Diversity Sucks

A while back, ERV wrote about a rather silly study trying to equate viruses with obesity. I don't have anything to add to that, but I mention it because in that post, she linked to William M Briggs. He seemed to have a pretty good take on that study, and since I wasn't reading any other blogs by statisticians (and know fairly little about statistics), I added the blog to my RSS feed. It soon became abundantly clear that he and I do not see eye to eye on most issues; he seems very conservative, doesn't have a very high opinion of science, and might be a global warming denier (he never comes right out and says this, but is constantly trashing the models that climate scientists use). Still, he writes well and seemed willing to engage in discussion the few times I commented, and so I continued reading. Though it's often comforting to be in an echo chamber for your own ideas, I valued reading diverse views.

Unfortunately, Briggs himself just penned a devastating critique of the notion that diversity is a positive thing:

Suppose then that we have agreed upon a locale; for definiteness, imagine it is the Detroit Red Wings hockey team. What would maximizing "diversity" mean here? Consider only physical characteristic. We'd have to staff the team with the short and tall, the fat and skinny, the able and disabled...but enough. This is obviously absurd. It is idiocy to insist on diversity of characteristic for any profession in which physical ability is important. And this is most professions: orchestra member, line worker, fireman, physician, sportsmen of any kind, jailer, soldier, and on and on. We're done: we have just proved that requiring diversity of physical characteristic for nearly all defined scopes is idiotic and a truly stupid idea. I hope you realize that this is a proof and not an opinion.

Oh, I do Briggs, I do. Such an ironclad argument bears repeating: because the idea of having a 5-foot-tall, 90-pound weakling on the Detroit Redwings is clearly absurd, ANY diversity must therefore be absurd. Got it? There's no way to argue against this, but just in case you feebs can't grasp the utter simplicity and universality of this argument, Briggs deftly elucidates another, more relevant example:

The simple proof that requiring diversity of characteristic is idiotic is this: we would require that our professors contain members who are brain damaged, who have congenital defects of the brain, who are diagnosed as "learning disabled", who are senile, who are infantile, and so forth[...] To maximize diversity means that one must positively discriminate in favor of each possible physical realization. To exclude any is to eschew diversity.

That's it. We're finished.

"But Kevin," you might be thinking, "Surely those advocating diversity aren't suggesting achieving diversity to the exclusion of other important qualifications, basic competence or brain function." You might be thinking that, but you're stupid. It's obvious: if you think diversity has any value whatsoever, you must seek to maximize diversity. And if, when choosing among equally qualified applicants, you decide to choose a woman over a man, or someone black over someone white, or someone from a disadvantaged background over someone a trust fund, all in the name of diversity, you are bound by logic to accept an unqualified psychopath with a learning disorder and a penchant for smearing goat cheese on his face, because THAT would constitute diversity too. It's so obvious!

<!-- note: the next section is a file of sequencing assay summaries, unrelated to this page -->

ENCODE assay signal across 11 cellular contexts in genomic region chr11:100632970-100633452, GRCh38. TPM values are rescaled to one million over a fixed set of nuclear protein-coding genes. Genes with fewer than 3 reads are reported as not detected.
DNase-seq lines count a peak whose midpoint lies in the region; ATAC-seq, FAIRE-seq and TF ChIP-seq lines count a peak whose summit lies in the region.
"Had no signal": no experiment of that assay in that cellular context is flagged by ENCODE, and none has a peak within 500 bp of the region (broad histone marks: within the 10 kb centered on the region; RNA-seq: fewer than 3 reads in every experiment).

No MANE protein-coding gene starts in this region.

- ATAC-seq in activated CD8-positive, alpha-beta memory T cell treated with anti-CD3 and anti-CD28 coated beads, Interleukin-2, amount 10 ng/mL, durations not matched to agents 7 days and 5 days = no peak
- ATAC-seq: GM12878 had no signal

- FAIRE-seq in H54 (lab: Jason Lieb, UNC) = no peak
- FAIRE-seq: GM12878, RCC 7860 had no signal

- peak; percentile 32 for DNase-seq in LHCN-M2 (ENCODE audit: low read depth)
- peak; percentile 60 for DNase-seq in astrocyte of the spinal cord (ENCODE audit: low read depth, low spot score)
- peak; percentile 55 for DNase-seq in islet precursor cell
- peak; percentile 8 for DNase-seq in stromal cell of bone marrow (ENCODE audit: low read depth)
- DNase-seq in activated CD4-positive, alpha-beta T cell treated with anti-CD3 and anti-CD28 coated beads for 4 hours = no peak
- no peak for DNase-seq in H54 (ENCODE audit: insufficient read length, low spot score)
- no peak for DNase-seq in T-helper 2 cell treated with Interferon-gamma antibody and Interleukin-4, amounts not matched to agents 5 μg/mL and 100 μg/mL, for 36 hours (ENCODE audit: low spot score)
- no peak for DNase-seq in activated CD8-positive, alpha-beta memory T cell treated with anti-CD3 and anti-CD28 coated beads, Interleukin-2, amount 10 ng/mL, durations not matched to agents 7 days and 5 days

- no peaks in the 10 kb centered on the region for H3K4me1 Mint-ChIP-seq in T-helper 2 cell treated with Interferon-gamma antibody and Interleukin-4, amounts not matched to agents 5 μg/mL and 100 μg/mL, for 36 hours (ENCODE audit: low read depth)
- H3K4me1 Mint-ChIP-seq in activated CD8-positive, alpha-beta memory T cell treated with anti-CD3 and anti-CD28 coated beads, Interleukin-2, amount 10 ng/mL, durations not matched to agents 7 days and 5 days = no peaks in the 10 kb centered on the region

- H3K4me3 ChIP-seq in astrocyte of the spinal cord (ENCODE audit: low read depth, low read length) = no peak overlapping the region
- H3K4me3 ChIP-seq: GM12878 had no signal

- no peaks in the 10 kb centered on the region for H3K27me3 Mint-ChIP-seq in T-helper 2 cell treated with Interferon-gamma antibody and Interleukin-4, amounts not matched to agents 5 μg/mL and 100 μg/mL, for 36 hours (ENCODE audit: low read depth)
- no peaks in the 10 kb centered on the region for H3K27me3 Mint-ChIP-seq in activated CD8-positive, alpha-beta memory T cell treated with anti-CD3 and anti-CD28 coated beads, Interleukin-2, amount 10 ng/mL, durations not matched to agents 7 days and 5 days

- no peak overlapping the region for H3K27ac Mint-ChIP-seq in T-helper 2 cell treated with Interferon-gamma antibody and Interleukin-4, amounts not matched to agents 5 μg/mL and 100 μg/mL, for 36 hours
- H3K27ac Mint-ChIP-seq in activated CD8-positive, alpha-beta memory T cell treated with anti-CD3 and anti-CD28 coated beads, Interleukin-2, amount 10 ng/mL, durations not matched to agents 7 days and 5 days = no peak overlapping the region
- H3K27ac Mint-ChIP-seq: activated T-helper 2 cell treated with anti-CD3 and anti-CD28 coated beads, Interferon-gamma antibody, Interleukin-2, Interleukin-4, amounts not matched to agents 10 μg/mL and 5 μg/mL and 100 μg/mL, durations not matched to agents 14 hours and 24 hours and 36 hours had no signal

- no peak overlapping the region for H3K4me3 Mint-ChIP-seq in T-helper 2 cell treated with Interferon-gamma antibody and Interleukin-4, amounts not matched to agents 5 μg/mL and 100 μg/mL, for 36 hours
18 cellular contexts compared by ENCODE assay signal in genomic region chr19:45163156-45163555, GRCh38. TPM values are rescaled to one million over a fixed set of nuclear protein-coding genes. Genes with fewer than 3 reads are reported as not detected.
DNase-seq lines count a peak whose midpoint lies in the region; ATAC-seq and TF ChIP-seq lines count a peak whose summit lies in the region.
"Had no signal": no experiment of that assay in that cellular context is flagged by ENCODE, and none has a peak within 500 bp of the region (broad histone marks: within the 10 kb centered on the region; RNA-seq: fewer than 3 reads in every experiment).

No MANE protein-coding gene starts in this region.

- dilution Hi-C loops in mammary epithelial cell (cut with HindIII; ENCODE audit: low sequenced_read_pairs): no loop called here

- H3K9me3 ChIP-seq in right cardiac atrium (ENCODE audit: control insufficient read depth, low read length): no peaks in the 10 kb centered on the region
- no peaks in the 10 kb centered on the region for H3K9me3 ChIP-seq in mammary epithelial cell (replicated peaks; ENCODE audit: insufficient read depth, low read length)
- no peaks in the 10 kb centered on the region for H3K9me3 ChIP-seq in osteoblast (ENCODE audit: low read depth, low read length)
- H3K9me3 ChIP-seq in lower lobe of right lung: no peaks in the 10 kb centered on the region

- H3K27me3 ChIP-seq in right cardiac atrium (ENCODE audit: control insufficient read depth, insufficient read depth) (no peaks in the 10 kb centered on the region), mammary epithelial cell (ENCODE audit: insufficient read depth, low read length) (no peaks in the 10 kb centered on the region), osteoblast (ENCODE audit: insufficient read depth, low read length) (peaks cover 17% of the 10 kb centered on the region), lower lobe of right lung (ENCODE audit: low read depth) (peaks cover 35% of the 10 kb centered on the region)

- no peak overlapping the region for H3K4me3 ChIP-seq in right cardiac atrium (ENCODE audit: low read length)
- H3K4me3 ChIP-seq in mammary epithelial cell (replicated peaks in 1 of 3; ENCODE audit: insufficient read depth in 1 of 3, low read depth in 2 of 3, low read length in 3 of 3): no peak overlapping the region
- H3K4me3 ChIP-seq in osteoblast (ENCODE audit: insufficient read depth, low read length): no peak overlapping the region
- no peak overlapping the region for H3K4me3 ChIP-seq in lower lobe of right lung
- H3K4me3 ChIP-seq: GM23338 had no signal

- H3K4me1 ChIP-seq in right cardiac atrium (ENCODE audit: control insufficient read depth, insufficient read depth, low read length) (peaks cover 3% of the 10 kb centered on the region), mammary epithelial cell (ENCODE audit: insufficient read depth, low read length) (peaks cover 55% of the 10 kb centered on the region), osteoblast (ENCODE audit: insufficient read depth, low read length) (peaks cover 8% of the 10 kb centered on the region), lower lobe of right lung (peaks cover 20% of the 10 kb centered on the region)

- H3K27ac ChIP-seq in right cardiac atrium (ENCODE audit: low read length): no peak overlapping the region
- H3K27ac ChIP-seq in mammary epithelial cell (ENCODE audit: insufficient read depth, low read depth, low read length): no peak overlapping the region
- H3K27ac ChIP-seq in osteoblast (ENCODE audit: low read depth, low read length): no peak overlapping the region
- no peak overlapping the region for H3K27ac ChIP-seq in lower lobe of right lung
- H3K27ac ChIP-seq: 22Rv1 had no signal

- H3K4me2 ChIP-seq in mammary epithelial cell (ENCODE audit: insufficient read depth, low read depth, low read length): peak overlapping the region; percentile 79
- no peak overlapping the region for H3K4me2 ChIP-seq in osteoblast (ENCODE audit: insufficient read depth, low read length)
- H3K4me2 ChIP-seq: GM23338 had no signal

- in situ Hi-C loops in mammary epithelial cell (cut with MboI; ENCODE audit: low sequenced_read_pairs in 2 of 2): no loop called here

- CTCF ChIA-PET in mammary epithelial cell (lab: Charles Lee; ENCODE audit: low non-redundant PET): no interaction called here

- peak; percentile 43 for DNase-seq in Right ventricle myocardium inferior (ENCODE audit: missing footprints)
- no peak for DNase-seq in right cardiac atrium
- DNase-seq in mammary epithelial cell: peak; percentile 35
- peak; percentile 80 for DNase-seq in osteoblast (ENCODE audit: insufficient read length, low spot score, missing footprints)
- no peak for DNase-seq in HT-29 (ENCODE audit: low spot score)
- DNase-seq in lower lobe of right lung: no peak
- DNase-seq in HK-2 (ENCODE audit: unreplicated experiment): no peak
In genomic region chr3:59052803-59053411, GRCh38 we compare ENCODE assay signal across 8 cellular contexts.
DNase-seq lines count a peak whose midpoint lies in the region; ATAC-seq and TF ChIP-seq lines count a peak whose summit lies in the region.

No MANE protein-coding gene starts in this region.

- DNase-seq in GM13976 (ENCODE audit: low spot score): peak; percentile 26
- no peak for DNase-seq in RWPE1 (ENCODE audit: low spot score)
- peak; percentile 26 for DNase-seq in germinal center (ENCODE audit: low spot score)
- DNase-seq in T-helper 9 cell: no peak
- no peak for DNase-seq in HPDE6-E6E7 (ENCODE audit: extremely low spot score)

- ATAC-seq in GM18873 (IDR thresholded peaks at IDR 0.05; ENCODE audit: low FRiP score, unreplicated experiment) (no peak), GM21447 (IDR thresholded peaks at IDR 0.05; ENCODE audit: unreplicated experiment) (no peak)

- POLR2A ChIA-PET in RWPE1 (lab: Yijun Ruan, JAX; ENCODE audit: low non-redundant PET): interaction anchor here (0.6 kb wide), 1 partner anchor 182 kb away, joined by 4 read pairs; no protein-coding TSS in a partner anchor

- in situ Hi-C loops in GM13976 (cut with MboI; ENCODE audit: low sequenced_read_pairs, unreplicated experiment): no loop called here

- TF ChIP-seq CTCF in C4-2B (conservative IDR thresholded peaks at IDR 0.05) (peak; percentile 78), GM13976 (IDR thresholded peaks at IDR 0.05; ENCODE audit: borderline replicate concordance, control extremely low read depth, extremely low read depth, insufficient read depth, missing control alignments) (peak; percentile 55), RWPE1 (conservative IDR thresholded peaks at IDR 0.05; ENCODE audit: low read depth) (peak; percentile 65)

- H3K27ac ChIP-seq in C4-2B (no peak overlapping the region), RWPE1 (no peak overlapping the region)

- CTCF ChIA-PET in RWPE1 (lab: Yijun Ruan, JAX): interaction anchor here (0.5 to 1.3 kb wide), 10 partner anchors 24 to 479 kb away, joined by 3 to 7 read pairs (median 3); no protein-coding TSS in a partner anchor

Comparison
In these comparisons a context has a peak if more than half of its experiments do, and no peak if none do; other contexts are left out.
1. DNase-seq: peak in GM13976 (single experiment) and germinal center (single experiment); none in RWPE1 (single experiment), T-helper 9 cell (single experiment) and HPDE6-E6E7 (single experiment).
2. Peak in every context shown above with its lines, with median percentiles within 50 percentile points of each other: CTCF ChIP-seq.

The only assumed premise is that we wish the members of each of these professions to be "the best". Meaning we want doctors to be the best doctors, not the best white doctors weighing over 300 pounds born in Cleveland. We want the best violinists, not the best bald violinists. Our proof does not hinge on our imperfect methods of measuring "the best", either: it is enough that the method of discovering the best exists and does not itself invoke diversity: part of "the best" includes the idea of minimal competence, suitably defined. [emphasis added]

This premise is self-evident. We want the best doctors, and we know what makes the best doctors, so the only reason women and minorities are under-represented among physicians is because woman and minorities suck at medicine. If you think that the elite professions and schools clearly have an historic, pervasive and systematic prejudice built into their hiring practices then again, you're stupid. Human beings are completely rational, and only make decisions based on maximizing utility, so all the doctors ever hired were the best ones for the job.

As I said before, I started reading Mr. Briggs to increase the diversity of the opinions I was exposed to. But he's convinced me: reading his opinions is a terrible idea.

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You know, (while i dont disagree with your major point), Briggs is worth reading, because he is so different from you (and also me). His stuff on stats is extremely interesting, and i feel like he has some valid points on climate models (though i would be more convinced of anthropogenic global warming than he appears to be).

That being said, the point of reading diverse opinions is precisely what just happened to you - to be presented with ideas firmly held that are anathema to you. In that sense, Briggs is a very successful blogger.

Just my 0.02.

Even within the context of a hockey team, you need some diversity, nitwit. A combination of different skills.
Hockey isn't my game, but if your basketball team consists of nothing but 7-foot tall dunkers, you're going to have a hard time getting the ball up the court.

Extremely well put. What a facetious argument on the part of Briggs... I would hope for better.

By Magnetic Crow (not verified) on 16 Dec 2010 #permalink